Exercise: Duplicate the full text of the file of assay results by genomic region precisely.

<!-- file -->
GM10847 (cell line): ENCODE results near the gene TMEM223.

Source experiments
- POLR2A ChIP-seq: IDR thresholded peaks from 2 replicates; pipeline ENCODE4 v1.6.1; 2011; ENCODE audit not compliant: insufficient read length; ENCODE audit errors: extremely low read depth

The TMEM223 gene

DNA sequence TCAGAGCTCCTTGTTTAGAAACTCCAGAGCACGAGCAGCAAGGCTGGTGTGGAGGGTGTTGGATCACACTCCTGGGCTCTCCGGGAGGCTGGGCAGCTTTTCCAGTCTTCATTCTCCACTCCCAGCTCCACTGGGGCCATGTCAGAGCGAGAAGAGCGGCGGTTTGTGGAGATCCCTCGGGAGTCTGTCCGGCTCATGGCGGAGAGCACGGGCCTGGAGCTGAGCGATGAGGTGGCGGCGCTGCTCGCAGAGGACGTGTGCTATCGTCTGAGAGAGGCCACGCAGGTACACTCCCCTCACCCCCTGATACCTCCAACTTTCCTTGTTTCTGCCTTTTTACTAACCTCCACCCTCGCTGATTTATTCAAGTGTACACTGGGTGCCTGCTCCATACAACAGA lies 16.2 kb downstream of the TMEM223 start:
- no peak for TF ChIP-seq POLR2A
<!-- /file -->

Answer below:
GM10847 (cell line): ENCODE results near the gene TMEM223.

Source experiments
- POLR2A ChIP-seq: IDR thresholded peaks from 2 replicates; pipeline ENCODE4 v1.6.1; 2011; ENCODE audit not compliant: insufficient read length; ENCODE audit errors: extremely low read depth

The TMEM223 gene

DNA sequence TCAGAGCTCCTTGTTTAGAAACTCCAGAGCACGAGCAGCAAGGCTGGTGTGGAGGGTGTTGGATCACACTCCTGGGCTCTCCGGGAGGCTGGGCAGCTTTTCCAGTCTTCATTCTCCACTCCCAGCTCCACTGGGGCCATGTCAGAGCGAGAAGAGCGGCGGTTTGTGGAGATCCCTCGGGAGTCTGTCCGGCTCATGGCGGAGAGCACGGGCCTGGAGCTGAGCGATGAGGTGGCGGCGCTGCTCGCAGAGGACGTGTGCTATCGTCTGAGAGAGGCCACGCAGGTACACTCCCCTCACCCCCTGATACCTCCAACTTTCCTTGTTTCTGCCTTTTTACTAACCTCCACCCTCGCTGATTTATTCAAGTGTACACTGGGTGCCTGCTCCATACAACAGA lies 16.2 kb downstream of the TMEM223 start:
- no peak for TF ChIP-seq POLR2A